Abstract and Keywords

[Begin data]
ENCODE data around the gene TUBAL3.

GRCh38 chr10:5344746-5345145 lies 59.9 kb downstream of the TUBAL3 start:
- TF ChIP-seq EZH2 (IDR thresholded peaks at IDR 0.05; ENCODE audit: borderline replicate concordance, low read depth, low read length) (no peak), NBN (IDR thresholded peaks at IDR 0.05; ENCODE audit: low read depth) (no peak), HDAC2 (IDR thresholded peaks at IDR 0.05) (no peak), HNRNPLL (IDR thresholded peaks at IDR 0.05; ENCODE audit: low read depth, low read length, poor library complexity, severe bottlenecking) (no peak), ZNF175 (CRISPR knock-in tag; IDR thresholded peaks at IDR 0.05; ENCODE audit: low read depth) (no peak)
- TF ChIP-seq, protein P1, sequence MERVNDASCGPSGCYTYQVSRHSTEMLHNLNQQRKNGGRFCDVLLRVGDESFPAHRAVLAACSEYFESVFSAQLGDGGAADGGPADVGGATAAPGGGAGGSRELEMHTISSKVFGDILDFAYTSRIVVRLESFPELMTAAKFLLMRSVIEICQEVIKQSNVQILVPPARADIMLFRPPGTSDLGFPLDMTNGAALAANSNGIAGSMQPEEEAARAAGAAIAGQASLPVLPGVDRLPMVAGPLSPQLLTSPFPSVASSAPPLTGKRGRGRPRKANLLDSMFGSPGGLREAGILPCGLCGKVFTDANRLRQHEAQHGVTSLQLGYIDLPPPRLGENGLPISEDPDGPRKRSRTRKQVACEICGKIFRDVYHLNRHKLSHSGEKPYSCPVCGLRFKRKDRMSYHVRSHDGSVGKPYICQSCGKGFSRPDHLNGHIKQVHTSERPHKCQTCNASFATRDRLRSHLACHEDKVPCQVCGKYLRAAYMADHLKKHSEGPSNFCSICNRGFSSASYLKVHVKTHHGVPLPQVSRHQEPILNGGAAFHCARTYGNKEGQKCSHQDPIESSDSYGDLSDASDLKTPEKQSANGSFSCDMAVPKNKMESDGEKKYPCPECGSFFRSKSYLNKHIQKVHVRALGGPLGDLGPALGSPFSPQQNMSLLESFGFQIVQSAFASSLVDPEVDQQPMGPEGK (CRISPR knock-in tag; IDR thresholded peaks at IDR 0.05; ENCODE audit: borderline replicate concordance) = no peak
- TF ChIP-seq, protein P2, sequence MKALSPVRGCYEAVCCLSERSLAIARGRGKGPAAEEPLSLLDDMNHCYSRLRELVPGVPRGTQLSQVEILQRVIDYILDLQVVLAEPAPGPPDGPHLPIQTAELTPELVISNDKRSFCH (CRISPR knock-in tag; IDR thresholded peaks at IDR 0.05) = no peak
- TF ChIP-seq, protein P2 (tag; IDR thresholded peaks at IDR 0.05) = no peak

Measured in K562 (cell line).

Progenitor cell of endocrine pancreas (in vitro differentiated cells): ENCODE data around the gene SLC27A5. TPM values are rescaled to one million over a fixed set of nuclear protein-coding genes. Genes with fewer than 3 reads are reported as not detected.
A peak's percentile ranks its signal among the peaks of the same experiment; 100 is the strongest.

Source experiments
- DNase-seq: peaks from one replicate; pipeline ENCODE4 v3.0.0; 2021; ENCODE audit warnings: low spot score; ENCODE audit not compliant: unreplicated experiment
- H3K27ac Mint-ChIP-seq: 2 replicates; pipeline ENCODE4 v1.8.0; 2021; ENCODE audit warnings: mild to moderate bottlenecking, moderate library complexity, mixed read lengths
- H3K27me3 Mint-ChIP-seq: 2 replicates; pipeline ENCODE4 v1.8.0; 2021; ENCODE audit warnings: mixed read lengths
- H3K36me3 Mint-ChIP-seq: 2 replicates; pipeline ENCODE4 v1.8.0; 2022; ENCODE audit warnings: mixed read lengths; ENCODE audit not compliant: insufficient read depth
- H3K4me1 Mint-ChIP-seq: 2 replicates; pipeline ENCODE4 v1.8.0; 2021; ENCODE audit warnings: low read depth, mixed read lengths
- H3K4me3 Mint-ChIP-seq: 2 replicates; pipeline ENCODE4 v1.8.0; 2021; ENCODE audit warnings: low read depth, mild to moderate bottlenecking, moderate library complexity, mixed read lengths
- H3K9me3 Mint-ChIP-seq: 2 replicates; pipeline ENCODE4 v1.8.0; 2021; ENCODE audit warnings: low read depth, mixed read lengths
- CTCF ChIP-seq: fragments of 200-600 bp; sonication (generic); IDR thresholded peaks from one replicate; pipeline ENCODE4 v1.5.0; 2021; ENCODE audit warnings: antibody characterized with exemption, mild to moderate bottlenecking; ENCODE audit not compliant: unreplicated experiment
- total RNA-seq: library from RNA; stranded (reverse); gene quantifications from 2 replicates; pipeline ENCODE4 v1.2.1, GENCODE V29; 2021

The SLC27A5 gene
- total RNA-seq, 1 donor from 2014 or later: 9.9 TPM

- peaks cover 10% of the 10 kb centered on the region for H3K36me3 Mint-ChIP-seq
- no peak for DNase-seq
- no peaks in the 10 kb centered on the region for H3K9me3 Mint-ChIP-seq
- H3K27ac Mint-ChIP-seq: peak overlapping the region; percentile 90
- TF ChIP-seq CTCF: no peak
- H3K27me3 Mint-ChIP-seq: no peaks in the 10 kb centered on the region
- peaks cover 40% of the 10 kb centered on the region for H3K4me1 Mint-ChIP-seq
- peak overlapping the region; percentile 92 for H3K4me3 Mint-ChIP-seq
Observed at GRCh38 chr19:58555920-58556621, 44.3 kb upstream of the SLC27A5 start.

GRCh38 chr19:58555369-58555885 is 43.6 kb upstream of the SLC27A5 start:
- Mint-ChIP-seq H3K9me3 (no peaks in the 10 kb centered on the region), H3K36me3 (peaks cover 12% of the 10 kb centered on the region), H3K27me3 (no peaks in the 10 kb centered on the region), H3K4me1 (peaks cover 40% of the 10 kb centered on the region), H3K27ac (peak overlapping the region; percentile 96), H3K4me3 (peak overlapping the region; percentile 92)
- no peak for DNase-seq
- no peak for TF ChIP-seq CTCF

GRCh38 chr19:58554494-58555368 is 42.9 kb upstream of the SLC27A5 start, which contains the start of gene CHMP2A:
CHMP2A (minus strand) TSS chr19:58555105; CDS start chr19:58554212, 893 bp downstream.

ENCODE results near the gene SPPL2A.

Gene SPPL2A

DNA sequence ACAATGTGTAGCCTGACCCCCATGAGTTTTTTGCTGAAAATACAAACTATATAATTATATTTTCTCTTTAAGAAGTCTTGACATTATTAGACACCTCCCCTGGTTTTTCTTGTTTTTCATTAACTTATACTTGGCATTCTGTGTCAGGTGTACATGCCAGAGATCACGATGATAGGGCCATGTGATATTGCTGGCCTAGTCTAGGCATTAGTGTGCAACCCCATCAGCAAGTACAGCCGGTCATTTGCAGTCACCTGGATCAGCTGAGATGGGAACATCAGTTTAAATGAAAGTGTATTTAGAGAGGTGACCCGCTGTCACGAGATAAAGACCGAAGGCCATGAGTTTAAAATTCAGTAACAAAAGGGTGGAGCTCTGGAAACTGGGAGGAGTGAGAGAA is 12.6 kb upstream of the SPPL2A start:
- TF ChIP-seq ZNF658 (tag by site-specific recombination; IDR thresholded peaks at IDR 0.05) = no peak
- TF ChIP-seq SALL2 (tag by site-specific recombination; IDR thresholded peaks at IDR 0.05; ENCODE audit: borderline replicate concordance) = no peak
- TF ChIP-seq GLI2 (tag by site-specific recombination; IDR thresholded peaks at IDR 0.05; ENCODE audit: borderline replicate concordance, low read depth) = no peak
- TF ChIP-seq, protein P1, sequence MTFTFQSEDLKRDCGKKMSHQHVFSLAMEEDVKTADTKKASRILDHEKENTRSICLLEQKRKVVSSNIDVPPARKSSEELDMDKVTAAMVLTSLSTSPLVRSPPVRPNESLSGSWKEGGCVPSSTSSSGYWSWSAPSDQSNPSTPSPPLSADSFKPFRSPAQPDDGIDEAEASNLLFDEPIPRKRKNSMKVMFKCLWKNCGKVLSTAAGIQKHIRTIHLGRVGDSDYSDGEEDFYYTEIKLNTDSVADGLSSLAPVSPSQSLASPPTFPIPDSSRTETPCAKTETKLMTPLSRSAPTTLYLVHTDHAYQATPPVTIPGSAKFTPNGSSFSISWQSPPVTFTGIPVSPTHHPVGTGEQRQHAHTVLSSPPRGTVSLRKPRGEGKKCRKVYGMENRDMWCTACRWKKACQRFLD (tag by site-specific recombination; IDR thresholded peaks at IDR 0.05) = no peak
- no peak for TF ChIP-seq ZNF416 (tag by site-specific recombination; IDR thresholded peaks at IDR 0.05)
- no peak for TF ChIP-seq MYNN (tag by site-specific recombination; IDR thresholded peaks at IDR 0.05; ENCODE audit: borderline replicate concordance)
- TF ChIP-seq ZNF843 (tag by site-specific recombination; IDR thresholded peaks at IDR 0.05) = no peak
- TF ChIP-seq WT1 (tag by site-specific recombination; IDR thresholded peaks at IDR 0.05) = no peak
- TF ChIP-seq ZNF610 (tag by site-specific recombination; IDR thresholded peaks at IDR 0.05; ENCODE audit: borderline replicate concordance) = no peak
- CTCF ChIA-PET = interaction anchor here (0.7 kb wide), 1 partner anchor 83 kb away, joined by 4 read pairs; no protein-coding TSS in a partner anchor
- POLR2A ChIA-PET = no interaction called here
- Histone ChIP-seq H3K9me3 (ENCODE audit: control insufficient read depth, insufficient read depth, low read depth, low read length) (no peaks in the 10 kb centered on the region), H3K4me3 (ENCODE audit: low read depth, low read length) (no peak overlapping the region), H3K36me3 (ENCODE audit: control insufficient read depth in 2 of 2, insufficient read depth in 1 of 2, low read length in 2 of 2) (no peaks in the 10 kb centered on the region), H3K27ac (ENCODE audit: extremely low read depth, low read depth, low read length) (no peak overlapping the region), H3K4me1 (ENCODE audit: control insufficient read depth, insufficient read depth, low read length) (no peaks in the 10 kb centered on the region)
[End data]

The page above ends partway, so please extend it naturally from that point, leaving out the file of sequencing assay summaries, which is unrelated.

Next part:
This chapter discusses Catholic art and culture by focusing on Irish poetry, particularly the work of three poets raised in the Roman Catholic Church in Ireland: Austin Clarke, Patrick Kavanagh, and Seamus Heaney. It examines Clarke's topical social critique and satire of Catholic institutions, as well as the subtle, grammatical resistances of his poetry. The chapter also considers Kavanagh's praise and prayer poems made in response to the glimpses of God he found in nature and the rural community. In addition, it analyses the iconography of Heaney's poetry, which draws on Catholic observance and ritual, as well as New Criticism, not only to create verbal icons but also to seek Real Presence in poetic form. Aside from its thematic engagement with Catholicism, the chapter examines Clarke's variations on Gaelic poetry, narrative poems, and wordplay; Kavanagh's poetic observances; Heaney's sacramental poetics; and the poem as icon.
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